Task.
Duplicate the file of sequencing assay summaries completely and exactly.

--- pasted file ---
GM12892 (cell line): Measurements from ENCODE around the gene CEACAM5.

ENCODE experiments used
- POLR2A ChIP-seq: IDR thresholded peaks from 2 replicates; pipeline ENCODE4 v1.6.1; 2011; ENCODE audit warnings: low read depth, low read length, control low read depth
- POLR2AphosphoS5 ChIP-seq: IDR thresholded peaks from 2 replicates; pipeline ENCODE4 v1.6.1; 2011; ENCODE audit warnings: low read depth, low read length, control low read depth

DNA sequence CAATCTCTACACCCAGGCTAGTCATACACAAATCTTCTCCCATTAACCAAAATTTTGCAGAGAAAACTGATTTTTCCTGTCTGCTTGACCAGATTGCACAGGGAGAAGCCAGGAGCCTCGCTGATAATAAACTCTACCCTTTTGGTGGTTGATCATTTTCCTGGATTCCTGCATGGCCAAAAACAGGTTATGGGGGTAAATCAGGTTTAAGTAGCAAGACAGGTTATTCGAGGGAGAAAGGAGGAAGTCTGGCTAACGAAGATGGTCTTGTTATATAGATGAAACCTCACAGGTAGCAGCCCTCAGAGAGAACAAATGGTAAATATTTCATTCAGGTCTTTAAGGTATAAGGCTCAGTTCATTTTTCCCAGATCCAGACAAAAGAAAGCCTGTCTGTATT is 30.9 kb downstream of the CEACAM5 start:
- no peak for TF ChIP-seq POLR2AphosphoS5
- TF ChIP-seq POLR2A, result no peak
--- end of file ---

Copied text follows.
GM12892 (cell line): Measurements from ENCODE around the gene CEACAM5.

ENCODE experiments used
- POLR2A ChIP-seq: IDR thresholded peaks from 2 replicates; pipeline ENCODE4 v1.6.1; 2011; ENCODE audit warnings: low read depth, low read length, control low read depth
- POLR2AphosphoS5 ChIP-seq: IDR thresholded peaks from 2 replicates; pipeline ENCODE4 v1.6.1; 2011; ENCODE audit warnings: low read depth, low read length, control low read depth

DNA sequence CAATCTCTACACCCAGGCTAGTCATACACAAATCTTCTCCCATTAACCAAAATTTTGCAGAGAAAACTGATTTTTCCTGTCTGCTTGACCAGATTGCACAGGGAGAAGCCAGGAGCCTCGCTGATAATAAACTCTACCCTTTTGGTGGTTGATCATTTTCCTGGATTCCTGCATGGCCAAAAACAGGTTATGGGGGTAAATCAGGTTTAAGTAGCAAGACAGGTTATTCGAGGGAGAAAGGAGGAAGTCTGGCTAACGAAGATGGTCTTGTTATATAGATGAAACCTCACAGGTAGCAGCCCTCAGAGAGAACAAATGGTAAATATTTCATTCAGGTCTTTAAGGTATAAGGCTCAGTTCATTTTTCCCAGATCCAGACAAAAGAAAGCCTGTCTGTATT is 30.9 kb downstream of the CEACAM5 start:
- no peak for TF ChIP-seq POLR2AphosphoS5
- TF ChIP-seq POLR2A, result no peak